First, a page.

Manufacturers fill in gaps with case goods offerings
Thomas Russell -- Furniture Today, October 26, 2013
This mirror panel bed is part of Hooker Furniture’s Solana collection. Made with oak veneers, it has a casual wirebrushed natural wood finish.
They also help fill perceived voids in their lines that aim to help companies gain, or in some cases, recapture, market share in bedroom and formal dining.
The launches include large collections such as Broy hill's New Vintage, a 60-piece Americana-inspired whole home line, and Hooker Furniture's Grand Palais, a 65-piece collection that illustrates the company's expertise in executing European traditional designs.
Broy hill's New Vintage is its largest collection since Attic Heirlooms launched around 2001, said Ben Radoll, director of sales operations. The Americana-themed collection puts a modern twist on traditional forms through the use of multiple finishes on various pieces including ebony, vintage brown, red and taupe. Factoring in these color options, the SKU count rises to 150, Radoll said.
With four-piece bedrooms targeted to retail at $2,499, it falls in the upper-middle part of Broy hill's price range, offering a host of distinctive pieces such as a panel bed with a metal frame, a tall desk and a sideboard with apothecary style drawer fronts and a key holder attached to the side.
Broy hill also is filling in other segments of its line, including adding dining to its Arts & Crafts-influenced Estes Park bedroom and a new 20-piece bedroom and occasional collection called Sabra, which adds to its contemporary assortment.
Hooker's Grand Palais features 65 European-influenced bedroom, dining room and occasional pieces that combine walnut, cherry, mappa burl and ebony veneers.
Signature items include a 106-inch-long server and four dining tables that retail from $2,199 for a 60-inch round pedestal table to $3,499 for a double pedestal dining table.
This server hutch unit is part of the 60-piece New Vintage by Broyhill. It is shown in an ebony finish and features barristerstyle drawers.
Falling in the best part of its good, better, best pricing story, the collection features scroll details on table tops, panel headboards and door fronts of case pieces. It also has gold tipping on table edges and other carved elements.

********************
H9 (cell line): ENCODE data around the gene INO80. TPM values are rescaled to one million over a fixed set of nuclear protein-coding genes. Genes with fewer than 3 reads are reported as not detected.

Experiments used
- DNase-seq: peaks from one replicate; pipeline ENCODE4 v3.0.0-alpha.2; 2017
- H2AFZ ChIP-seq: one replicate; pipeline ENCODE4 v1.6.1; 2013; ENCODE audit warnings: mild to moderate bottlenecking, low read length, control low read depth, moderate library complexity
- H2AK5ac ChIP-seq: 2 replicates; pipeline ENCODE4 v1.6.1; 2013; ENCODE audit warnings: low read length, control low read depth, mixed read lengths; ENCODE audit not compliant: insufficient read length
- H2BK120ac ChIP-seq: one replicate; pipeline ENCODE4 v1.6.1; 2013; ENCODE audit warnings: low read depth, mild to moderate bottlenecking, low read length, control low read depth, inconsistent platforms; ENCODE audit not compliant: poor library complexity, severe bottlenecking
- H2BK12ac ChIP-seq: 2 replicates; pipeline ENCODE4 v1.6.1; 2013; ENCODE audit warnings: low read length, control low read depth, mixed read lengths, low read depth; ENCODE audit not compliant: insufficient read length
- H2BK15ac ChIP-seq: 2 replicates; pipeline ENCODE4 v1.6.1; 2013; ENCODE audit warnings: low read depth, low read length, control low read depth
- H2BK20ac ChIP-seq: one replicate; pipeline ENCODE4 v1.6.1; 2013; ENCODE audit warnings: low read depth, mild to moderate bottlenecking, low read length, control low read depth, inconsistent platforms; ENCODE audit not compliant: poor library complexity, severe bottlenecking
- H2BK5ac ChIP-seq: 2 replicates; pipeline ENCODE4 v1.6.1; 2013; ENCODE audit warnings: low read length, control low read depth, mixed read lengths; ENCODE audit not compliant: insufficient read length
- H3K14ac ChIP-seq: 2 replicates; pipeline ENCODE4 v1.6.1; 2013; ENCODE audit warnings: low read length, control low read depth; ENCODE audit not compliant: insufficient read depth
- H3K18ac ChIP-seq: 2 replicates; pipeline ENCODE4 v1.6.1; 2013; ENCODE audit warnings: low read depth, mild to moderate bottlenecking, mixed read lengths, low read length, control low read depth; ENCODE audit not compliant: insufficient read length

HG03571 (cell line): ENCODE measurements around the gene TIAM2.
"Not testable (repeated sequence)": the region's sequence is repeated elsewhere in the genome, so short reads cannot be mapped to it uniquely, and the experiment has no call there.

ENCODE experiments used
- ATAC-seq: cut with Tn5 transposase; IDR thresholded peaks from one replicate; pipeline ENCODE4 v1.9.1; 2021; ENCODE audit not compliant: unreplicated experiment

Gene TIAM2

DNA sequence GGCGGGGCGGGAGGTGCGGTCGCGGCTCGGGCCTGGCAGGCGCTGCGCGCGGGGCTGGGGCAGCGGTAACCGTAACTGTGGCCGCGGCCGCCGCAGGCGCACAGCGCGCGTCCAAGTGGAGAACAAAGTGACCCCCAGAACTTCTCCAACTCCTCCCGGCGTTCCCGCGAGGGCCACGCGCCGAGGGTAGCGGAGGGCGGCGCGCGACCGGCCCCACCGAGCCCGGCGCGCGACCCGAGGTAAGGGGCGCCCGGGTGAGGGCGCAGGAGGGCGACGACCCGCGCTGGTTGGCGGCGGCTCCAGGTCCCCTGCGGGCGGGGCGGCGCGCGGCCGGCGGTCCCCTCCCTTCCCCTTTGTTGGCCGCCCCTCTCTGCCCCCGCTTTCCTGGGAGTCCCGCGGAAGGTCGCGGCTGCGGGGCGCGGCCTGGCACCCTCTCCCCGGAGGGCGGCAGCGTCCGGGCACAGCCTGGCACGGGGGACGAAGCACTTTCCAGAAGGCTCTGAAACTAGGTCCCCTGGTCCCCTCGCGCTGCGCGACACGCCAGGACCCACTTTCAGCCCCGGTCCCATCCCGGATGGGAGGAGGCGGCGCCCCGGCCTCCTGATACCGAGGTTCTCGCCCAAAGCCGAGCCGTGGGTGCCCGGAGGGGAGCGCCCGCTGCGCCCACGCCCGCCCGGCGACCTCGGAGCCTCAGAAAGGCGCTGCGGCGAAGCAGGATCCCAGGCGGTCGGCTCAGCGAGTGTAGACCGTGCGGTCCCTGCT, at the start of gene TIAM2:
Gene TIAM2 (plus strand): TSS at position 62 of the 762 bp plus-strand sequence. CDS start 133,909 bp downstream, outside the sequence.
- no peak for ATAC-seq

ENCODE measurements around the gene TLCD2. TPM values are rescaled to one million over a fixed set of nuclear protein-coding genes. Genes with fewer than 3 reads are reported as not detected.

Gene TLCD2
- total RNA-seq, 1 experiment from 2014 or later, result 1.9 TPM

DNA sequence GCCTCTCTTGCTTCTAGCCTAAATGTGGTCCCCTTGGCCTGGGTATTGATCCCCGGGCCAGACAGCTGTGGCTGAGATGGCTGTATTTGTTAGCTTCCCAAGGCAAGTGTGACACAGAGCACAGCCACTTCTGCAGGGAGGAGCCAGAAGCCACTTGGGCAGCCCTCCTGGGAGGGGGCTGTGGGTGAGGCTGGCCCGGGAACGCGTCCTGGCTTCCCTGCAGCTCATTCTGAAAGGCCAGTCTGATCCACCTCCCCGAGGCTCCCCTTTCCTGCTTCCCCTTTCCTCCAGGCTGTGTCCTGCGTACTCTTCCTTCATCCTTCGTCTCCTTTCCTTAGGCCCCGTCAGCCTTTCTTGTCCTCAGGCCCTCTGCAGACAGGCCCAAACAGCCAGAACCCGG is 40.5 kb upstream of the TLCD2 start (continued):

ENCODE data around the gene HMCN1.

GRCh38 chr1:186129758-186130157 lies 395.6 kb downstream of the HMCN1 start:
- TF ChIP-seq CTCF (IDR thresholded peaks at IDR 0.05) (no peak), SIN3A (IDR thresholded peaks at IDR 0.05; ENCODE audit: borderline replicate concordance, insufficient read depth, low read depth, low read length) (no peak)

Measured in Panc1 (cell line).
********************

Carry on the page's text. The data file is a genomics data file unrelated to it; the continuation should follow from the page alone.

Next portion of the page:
Solana - Spanish for "sunshine" - is another collection that illustrates Hooker's expertise in capturing European traditional design elements. But this collection is more casual, particularly in the wire-brushed finish that captures the wood grain of oak, walnut and maple veneers. It too is positioned in the best part of Hooker's price structure with a mirror panel bed that retails at about $3,000 and a Parson's leg dining table that retails at around $2,199.
The company is also expanding its bedroom and formal dining offerings in Sanctuary and is adding bedrooms in Melange. In addition, it has a new 11-piece bedroom called Arbor Place and is adding formal dining to its De Valle line of home entertainment and occasional furniture.
Look for expansions of licensed collections at maret, including Lexington Home Brands' Tommy Bahama line, Bassett Furniture's HGTV line and AICO's Michael Amini-Jane Seymour line.
The Tommy Bahama Island Traditions collection "melds classic traditional lines with a refined British take on colonial island living," Lexington said in a statement. Wood pieces are made with mahogany solids and veneers in a dark brown finish called Windsor that is lightly distressed and hand rubbed to a "soft waxy luster." Design elements include turned posts, raised panel moldings, decorative metal accents and hand-carved details on table legs and feet.
"The Tommy Bahama brand is iconic for its interpretation of relaxed island style," said Phil Haney, Lexington's president and CEO. "Yet the origin of that styling is British traditional design.... With Island Traditions, we referenced the timeless lines of British Colonial style as a foundation upon which to design a traditional portfolio reflecting a modern view of casual elegance. The result is a collection that exudes warmth and familiarity, and one that is certain to invite the attention of a broad range of consumers."
Lexington is also showing a contemporary collection called Tower Place. Made with cathedral walnut veneers, it has a mid-tone walnut finish called Arlington that offers a warm contrast with custom hardware and metal accents finished in brushed rose gold.
Among the new licensed collections at market are Klaussner and North Carolina artist William Mangum's Carolina Preserves and Harden Furniture's Mount Vernon collection.